It's that time again!

Last night's little bit of frost reminds us that winter is on its way and it's time to bring in or protect all the items in the garden that can’t handle our winters. Our bluebirds and mushrooms all need to be tucked safely inside until next spring as well as any glazed, ceramic birdbaths you may have.


Container Care

All containers are susceptible to cracking in winter because temperatures fluctuate, causing repeated freezing and thawing cycles. Terracotta and ceramic containers should always be brought in or covered. There are a few high fired ceramics that can withstand winter temperatures. You'll find that they have thicker walls and a darker color.

If you are leaving your ceramic containers outside with soil in them, make sure to remove about half of the soil and raise them off the ground to provide drainage and prevent them from freezing to the ground. Make sure the drainage holes are not blocked. Adding some styrofoam can help to avoid expansion if your container should freeze. You can arrange your holiday greens with the leftover soil in the container! If you plan on emptying the soil from your containers it's best to turn them upside down, cover them, or move them into your garage to protect them from the elements.

Containers that are made of concrete, cast iron, fiberstone or comparable faux materials can withstand our cold winters but they will also need to be raised up from the ground to ensure that water doesn't collect in them.

Take Pictures of your garden now

Right now it a good time to take some pictures of your garden. You'll be able to see where everything is planted and look for any holes you might want to fill next spring. Want some help planning? We still have landscaping appointments available if you'd like to hit the ground running in the spring.

Fall Garden Prep

It's a good idea to wait to prune back many of the plants in your garden. Pruning will force new growth and the new growth will not have time to harden off before winter sets in. It's also a nice to leave seed heads, spent flowers and some debris in your garden. These can be a food source or shelter for birds, beneficial insects, and other animals as well as add some winter interest to your yard.


If you are truly in the mood to prune, you can take a look at your trees and prune any ‘suckers’ that are growing at the base of your tree. These branches that pop-up at the base of your tree will ‘suck’ the energy from the tree. Removing them allows the tree to focus its growth. If you haven't already, you can also cut back some perennials in your garden that are more susceptible to powdery mildew like, hosta, phlox or monarda. Remember, don't put their cut leaves in your compost pile, just toss them to avoid spreading it next year.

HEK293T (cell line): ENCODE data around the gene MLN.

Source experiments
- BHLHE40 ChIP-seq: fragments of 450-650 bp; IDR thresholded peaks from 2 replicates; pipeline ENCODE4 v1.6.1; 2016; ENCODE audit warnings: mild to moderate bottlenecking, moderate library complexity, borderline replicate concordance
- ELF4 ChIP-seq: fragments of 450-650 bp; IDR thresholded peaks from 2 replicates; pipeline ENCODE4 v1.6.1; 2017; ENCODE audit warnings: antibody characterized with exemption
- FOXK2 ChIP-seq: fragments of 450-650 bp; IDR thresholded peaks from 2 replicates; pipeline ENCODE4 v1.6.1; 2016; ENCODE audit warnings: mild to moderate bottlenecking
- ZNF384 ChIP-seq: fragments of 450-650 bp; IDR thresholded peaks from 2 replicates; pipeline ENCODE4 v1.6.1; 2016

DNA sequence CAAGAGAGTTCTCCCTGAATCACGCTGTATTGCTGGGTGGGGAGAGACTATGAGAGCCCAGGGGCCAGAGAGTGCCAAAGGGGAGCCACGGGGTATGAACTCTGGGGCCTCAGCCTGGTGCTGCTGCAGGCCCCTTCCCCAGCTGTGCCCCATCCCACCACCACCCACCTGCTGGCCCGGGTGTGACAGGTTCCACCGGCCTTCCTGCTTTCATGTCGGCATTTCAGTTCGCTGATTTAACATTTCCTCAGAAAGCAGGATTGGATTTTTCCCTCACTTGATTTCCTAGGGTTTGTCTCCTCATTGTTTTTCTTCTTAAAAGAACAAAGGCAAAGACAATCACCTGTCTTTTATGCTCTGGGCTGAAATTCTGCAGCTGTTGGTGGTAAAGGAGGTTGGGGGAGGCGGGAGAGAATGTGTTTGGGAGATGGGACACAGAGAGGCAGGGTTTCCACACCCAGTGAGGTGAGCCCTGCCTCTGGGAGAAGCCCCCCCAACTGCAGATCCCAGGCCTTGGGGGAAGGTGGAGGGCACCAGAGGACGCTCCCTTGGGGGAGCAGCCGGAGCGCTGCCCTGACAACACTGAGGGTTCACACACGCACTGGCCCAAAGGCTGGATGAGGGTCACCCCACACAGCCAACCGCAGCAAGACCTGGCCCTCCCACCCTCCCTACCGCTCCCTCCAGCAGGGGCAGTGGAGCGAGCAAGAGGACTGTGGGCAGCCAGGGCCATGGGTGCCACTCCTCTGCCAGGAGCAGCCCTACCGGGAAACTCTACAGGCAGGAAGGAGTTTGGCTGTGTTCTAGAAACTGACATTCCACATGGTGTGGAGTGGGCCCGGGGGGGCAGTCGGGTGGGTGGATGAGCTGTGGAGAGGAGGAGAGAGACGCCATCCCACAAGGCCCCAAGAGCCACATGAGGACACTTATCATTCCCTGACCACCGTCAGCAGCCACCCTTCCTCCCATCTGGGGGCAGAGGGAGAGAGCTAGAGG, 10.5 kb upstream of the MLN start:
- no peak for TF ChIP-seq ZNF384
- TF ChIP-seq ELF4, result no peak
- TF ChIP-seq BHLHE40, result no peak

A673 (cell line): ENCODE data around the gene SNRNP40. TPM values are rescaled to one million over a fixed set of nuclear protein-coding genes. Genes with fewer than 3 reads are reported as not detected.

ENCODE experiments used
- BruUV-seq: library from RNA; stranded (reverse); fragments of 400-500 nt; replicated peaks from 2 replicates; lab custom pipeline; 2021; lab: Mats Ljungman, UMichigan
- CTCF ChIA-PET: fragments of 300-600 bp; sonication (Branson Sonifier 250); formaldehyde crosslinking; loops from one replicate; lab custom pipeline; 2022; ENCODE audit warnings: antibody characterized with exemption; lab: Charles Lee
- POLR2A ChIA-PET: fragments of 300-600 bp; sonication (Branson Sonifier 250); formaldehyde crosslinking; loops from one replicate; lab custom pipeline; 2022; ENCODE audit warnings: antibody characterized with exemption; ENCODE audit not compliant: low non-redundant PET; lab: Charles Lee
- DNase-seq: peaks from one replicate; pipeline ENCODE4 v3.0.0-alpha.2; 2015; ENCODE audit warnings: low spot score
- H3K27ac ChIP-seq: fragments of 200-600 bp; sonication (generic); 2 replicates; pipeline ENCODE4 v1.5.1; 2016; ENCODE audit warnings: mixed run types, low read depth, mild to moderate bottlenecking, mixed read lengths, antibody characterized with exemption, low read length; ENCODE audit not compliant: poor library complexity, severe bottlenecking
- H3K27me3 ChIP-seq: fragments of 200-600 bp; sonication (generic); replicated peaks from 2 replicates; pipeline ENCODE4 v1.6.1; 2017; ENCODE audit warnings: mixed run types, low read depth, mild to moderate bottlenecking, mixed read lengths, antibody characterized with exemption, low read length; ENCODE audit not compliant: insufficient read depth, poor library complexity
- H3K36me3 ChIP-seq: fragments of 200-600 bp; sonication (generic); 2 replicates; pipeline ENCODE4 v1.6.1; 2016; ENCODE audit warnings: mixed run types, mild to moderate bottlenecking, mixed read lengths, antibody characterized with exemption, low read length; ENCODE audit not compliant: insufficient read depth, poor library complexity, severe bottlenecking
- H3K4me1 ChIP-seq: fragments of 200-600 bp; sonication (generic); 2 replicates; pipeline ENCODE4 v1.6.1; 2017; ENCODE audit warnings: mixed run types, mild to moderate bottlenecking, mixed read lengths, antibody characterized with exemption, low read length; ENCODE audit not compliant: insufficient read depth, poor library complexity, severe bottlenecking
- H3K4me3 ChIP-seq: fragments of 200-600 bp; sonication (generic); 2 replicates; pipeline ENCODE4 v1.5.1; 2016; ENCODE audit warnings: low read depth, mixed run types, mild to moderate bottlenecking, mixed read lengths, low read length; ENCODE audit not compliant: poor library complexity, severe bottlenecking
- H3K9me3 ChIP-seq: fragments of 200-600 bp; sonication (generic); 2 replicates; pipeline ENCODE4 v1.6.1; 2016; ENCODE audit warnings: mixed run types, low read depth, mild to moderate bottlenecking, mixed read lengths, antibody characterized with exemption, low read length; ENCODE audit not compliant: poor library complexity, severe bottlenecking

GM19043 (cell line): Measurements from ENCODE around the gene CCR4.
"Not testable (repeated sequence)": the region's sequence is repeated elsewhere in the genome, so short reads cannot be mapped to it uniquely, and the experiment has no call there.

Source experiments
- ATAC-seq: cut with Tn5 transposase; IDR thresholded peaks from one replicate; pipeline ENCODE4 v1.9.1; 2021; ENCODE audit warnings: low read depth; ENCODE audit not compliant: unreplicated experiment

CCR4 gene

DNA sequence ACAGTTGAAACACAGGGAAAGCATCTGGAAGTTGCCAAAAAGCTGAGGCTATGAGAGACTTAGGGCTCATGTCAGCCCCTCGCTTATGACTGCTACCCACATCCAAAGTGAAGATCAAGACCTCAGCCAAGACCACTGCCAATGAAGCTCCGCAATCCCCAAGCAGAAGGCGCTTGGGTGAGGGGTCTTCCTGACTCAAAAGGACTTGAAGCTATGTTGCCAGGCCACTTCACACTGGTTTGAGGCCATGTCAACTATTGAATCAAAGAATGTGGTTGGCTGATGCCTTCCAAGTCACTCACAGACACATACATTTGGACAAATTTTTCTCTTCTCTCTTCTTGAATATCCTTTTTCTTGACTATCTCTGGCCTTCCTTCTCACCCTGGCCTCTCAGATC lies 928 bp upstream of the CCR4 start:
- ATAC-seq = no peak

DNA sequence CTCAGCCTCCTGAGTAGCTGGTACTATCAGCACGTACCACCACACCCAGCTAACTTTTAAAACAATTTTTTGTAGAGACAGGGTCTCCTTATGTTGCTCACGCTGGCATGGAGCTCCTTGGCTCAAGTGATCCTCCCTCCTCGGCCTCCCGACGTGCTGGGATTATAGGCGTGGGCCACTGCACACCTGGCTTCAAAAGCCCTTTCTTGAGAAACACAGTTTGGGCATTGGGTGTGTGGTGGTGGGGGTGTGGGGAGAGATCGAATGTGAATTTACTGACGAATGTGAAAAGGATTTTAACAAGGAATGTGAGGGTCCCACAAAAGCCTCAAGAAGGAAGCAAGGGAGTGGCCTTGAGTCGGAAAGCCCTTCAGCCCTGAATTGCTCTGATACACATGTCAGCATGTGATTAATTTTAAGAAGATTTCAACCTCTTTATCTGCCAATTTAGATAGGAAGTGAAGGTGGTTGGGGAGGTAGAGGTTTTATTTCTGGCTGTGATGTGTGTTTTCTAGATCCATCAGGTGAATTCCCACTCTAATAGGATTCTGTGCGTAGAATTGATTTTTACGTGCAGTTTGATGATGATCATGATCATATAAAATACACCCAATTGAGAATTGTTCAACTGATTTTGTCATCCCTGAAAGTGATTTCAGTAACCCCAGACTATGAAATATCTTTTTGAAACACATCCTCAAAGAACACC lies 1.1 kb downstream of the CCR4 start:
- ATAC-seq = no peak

Winter Rose Prep

Late November after the ground freezes, we recommend protecting your grafted roses (hybrid tea, grandiflora, and floribunda). Shrub roses (Knock Out, Flower Carpet, etc) do not need to be protected over the winter. To protect your grafted roses, surround with chicken wire and fill with about 8-12” of loose mulch and leaf clippings. Evergreen boughs will also make a great mulch and help keep the rabbits away. If you have bags of garden mix/mulch that you plan to use later in November bring it into your garage. That way it won’t be frozen when you need to use it. We do not recommend using rose cones. We wait until late November to protect roses because if the temperatures are too warm when the mulch is applied, the stems and crown can start to rot. This can also happen inside the cones.


Say No To 'Volcanos'

We're seeing some ‘volcanos’ of mulch at the base of trees around town. Mulch should ring the truck of the tree no more than 3" deep and shouldn't touch the trunk itself. Taper mulch down to the root flair because the trunk needs to breathe and shouldn't be covered. Moisture buildup from over mulching will rot the bark and those mounds of mulch can become a nice winter home for pesky rodents. This is also good practice for shrubs and perennials. Keep mulch away from the base of the plant so you don't smother them.


Call Us with Questions!

Have a question on something we didn't cover? Feel free to give us a call, we'll be happy to answer. It's still a good time to plant trees and shrubs and you can get some great deals.

Aurora Location

2000 Montgomery Road,

Aurora, IL 60504

Phone. 630-820-8088

Naperville Location

25w471 Plank Road,

Naperville, IL 60563

Phone. 630-355-4000

Spring Hours

March 30-June 30

Monday-Friday: 9am-7pm

Saturday: 9am-5pm

Sunday: 11am-5pm

Memorial Day Hours

Monday, May 27


Growing for the future with
right plantsĀ in right places.